Where the receiving network includes a local optical oscillator for heterodyning the local and reflected beams, the optical phase must be controlled between the local oscillator and the reflector signal to prevent introduction of error due to phase drift. Control of the optical phase is very difficult, however, particularly if the target is not stationary relative to the instrument (movement causes doppler shift). To avoid this difficulty, one instrument uses a dual frequency laser in its transmitting network to generate a pair of co-collimated and very closely-spaced optical signals. A pair of cubic response optical detectors in the receiving network are simultaneously exposed to a local portion and a reflected portion, respectively, of the dual frequency optical signal while modulated by a common microwave oscillator signal. The laser transmitting network in this type of system requires radio frequency modulation. The use of cubic response photo-detectors permits the receiving network to heterodyne the local and reflected optical beams while substituting an easily met requirement for controlling phase differences between the local oscillator and the heterodyned reflected beam of microwave frequencies for the more difficult requirement of controlling the phases of the local oscillator signal and reflected beam at optical frequencies. Cubic response photo-detectors are experimental devices and are not as readily available as are square law photo-detectors. Furthermore, they necessitate a more complicated receiver network using more than one local oscillator.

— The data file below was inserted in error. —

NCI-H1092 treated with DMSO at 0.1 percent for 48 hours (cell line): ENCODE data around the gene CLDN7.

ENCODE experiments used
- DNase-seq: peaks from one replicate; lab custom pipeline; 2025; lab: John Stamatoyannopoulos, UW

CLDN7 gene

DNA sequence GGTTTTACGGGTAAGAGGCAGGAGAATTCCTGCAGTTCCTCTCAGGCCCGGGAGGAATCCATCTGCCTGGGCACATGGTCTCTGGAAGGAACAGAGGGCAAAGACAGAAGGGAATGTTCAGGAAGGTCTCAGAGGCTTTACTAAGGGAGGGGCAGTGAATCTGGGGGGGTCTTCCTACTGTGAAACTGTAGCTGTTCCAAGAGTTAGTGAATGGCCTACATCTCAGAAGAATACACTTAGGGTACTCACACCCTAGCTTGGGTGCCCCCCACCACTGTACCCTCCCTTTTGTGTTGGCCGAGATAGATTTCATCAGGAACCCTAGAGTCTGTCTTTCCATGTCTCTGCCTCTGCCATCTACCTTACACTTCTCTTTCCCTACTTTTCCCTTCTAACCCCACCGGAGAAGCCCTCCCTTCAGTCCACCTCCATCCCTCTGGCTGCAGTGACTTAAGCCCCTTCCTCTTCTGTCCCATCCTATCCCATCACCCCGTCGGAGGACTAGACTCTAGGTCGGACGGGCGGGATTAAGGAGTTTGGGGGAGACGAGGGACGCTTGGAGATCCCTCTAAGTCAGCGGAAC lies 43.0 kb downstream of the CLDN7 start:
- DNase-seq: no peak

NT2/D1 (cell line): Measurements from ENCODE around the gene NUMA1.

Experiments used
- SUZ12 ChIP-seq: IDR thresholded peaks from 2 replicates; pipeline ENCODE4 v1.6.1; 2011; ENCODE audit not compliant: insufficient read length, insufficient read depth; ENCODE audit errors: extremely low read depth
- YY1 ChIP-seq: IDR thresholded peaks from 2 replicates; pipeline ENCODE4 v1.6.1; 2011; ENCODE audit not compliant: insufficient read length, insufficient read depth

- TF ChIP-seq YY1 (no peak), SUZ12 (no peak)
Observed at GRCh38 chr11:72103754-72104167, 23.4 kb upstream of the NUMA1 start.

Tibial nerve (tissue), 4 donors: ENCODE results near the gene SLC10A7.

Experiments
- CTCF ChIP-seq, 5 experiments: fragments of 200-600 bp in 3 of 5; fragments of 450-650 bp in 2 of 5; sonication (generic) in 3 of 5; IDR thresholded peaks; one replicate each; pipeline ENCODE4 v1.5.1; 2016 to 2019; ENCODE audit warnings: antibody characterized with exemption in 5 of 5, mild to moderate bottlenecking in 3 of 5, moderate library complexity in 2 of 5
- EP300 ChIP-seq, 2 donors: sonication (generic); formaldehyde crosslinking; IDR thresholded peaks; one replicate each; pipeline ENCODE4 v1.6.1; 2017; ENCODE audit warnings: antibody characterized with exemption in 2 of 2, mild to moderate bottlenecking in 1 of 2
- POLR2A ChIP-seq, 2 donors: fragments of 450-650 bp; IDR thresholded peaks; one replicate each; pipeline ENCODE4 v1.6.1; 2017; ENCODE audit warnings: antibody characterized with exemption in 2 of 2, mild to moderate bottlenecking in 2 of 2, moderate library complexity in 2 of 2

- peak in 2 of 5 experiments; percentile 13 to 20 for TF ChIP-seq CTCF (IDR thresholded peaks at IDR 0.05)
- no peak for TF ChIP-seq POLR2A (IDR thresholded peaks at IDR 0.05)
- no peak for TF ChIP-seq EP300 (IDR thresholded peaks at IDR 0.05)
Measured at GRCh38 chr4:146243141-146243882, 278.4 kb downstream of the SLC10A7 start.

Accordingly, it is one object of the present invention to provide an improved optical distance measuring instrument.